For decades, scientists have been trying to estimate the approximate time of the Thera (Santorini) volcano eruption that shaped the island and the surrounding geography.
A new study measuring annual radiocarbon records indicates that the Santorini volcano erupted after 1600 BC.
The finding sheds new light on the long-running debate focused on a discrepancy between radiocarbon (late 17th–early 16th century BC) and archaeological (mid 16th–early 15th century BC) dating evidence for the Santorini volcano eruption, one of the largest of the pat 4,000 years.
The estimation of past timelines for human and environmental interaction has been transformed by the development of an internationally agreed radiocarbon calibration curve based on the best available measurements produced from samples with independently estimated or known calendar ages.
For the past 12,000 or so years, measurements are largely derived from consecutive, sometimes overlapping, decadal and semidecadal blocks of known-age tree rings. These determinations are then drawn together to form a single calibration curve against which new measurements on a range of carbon-based materials can be compared.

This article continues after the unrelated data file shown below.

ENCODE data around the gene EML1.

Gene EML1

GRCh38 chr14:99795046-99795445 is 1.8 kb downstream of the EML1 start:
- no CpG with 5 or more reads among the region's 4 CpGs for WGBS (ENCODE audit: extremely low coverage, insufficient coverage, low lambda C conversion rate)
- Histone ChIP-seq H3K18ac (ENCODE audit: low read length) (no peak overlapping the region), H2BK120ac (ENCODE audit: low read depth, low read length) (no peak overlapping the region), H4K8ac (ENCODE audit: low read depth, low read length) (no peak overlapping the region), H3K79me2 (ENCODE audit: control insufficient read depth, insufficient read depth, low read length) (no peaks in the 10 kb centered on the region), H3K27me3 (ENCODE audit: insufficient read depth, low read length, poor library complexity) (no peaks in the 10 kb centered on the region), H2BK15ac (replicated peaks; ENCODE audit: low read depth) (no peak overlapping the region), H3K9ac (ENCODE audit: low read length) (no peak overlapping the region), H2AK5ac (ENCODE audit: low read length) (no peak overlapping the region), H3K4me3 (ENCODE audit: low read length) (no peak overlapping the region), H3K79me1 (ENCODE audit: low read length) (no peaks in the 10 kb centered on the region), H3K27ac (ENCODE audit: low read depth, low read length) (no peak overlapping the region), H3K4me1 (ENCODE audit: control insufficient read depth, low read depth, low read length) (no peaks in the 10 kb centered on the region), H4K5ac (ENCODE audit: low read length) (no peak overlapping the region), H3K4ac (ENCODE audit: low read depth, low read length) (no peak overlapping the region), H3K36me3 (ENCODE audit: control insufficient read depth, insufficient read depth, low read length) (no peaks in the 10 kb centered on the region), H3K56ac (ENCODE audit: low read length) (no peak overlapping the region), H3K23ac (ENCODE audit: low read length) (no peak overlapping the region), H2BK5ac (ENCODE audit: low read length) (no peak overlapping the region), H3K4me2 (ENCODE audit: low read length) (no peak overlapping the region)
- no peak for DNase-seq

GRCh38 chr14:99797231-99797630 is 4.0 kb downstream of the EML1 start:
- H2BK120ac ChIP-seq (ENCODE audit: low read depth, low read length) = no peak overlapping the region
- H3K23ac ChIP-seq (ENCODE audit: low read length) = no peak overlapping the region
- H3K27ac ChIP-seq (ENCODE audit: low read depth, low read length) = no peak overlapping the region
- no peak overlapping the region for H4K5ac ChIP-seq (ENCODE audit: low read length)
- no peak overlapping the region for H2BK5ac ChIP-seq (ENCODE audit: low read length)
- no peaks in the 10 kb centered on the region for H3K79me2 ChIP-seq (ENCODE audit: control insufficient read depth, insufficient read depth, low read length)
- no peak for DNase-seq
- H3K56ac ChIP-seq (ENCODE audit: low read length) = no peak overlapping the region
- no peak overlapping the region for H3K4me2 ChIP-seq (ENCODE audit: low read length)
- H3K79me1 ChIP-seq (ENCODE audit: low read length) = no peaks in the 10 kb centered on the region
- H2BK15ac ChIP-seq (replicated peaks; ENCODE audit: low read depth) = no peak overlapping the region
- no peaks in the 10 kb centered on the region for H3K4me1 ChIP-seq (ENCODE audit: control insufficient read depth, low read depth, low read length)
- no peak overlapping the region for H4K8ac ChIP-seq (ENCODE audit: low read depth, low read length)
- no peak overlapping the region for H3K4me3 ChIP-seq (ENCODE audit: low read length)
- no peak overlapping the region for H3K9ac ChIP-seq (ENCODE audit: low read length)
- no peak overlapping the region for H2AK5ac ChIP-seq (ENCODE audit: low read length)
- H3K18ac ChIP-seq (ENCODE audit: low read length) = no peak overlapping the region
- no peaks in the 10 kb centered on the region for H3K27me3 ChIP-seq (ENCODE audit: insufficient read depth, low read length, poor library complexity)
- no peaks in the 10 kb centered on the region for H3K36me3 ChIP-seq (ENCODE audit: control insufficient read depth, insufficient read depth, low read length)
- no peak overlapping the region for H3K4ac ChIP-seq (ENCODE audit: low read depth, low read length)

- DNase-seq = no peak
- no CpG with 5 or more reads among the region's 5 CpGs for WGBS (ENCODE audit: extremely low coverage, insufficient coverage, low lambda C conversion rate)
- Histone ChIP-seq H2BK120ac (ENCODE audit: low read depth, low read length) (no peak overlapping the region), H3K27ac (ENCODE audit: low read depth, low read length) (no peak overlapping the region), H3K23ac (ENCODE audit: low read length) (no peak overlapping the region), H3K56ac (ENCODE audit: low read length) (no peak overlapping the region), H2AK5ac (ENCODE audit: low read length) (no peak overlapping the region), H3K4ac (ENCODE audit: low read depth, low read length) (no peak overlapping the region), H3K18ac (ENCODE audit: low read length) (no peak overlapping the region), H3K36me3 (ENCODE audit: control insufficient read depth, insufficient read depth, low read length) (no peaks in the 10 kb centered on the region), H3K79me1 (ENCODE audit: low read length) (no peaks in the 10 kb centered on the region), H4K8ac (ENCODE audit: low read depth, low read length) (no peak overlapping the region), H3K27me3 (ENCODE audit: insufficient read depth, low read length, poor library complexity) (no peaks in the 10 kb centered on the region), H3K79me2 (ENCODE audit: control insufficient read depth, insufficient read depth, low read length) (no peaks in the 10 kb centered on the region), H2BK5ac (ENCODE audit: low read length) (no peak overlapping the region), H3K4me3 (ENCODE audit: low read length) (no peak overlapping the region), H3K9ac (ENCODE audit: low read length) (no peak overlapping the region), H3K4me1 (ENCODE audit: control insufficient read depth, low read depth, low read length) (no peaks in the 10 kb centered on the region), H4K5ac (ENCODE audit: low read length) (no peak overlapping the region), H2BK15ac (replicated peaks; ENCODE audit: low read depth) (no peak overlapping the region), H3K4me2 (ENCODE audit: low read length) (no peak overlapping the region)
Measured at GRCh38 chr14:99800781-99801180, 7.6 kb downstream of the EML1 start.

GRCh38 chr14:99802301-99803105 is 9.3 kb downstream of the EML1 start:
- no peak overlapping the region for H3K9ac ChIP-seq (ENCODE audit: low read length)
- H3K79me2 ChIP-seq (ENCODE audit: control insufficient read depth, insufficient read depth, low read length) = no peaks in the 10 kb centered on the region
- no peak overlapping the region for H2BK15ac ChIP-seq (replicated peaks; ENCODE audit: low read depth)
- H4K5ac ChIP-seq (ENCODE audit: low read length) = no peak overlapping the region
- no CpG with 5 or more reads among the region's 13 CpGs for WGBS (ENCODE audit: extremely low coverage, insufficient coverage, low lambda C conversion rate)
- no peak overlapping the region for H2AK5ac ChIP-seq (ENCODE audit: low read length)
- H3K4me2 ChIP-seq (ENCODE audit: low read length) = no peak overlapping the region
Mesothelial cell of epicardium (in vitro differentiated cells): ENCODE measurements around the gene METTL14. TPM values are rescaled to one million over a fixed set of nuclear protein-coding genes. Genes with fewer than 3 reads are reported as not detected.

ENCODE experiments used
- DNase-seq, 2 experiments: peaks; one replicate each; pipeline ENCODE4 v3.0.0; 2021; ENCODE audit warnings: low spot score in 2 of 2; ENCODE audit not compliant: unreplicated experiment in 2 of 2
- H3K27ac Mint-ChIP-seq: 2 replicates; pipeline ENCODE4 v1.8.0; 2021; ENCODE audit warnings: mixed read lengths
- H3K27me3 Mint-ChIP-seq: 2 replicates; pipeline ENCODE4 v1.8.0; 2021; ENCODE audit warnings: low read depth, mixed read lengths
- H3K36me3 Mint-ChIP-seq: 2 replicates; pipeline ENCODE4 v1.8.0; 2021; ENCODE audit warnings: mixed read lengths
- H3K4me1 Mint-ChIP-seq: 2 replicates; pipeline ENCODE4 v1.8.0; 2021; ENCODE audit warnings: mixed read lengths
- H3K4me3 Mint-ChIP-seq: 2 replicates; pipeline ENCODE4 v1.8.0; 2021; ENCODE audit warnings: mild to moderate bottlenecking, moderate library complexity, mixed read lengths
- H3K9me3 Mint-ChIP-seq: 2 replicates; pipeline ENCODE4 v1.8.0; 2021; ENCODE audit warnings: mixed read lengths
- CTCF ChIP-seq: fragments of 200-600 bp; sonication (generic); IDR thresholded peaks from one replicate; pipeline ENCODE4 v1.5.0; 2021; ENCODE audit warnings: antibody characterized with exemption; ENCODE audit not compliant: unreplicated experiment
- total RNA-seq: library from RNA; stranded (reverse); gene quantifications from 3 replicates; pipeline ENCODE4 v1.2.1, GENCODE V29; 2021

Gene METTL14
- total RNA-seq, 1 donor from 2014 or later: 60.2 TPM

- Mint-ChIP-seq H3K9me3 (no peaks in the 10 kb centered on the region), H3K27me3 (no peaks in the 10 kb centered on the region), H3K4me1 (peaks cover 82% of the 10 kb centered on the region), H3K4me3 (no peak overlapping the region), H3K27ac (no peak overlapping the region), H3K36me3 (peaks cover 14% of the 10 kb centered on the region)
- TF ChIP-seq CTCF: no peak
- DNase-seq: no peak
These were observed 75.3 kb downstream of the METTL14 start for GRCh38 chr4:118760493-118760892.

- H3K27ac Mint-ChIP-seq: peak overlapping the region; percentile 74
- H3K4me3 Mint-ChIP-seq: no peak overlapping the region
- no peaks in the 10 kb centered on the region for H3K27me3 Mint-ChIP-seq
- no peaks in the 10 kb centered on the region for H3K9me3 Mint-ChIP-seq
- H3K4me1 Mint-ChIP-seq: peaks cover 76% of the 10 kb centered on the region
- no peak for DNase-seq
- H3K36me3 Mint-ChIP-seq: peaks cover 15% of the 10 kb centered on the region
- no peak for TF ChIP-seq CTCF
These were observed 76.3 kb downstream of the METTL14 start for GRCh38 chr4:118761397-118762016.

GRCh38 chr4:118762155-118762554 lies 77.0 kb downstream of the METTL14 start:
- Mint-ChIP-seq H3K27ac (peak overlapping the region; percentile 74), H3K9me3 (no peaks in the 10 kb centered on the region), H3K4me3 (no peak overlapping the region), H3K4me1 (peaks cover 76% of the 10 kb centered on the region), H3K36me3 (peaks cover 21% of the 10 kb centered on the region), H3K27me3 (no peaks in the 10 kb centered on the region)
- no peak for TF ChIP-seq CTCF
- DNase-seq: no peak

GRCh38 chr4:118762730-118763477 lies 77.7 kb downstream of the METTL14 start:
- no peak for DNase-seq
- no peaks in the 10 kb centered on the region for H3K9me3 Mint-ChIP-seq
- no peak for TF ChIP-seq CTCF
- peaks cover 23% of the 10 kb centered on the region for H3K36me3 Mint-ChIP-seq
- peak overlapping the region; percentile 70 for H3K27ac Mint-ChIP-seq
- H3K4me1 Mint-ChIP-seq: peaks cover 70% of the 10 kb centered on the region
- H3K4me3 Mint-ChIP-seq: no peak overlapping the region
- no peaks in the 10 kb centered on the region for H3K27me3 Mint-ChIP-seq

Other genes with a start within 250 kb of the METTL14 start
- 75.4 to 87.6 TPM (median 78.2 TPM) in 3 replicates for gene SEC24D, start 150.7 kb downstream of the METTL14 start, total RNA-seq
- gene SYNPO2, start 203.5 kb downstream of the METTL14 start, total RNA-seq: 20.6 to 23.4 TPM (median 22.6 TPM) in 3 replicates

For the new study published in Science Advances magazine, American and Irish scientists measured single tree rings of known age from high-altitude bristlecone pine from the White Mountains of California and low-altitude oak from County Kildare, Ireland. Then they compared these measurements with previous curves.
While previous data indicated that the Thera volcano erupted between 1627 and 1600 BC — with most probable years 1614 and 1613 — the new study places the eruption after 1600 BC.
If the data of the new tree-ring study are correct, this would be the first time scientists and archaeologists agree, as the latter estimated a later date for the eruption. The American-Irish research places the occurrence between 1600 and 1525 BC. This period overlaps with the historical-archaeological estimates that the explosion occurred between 1570 and 1500 BC, that was based on written texts in Egypt, ceramics from excavations and other archaeological findings.
The gigantic eruption of the Thera volcano is believed to have catapulted so much material in the atmosphere that it cooled the whole earth for a while. That would have a negative effect on the tree rings, even distant trees, making them look that they belong to a cooler climate. This was what the researchers found in four separate tree rings of four different years, leading them to their new assessments of the Minoan era eruption.
The dating of the Thera eruption can create a chronology for ancient Egypt, Greece, Turkey and the rest of the Mediterranean at such a crucial turning point of the ancient world, the study shows. This is the first time that the radioactive carbon study results are compatible with the archaeological evidence of the 16th century Thera eruption.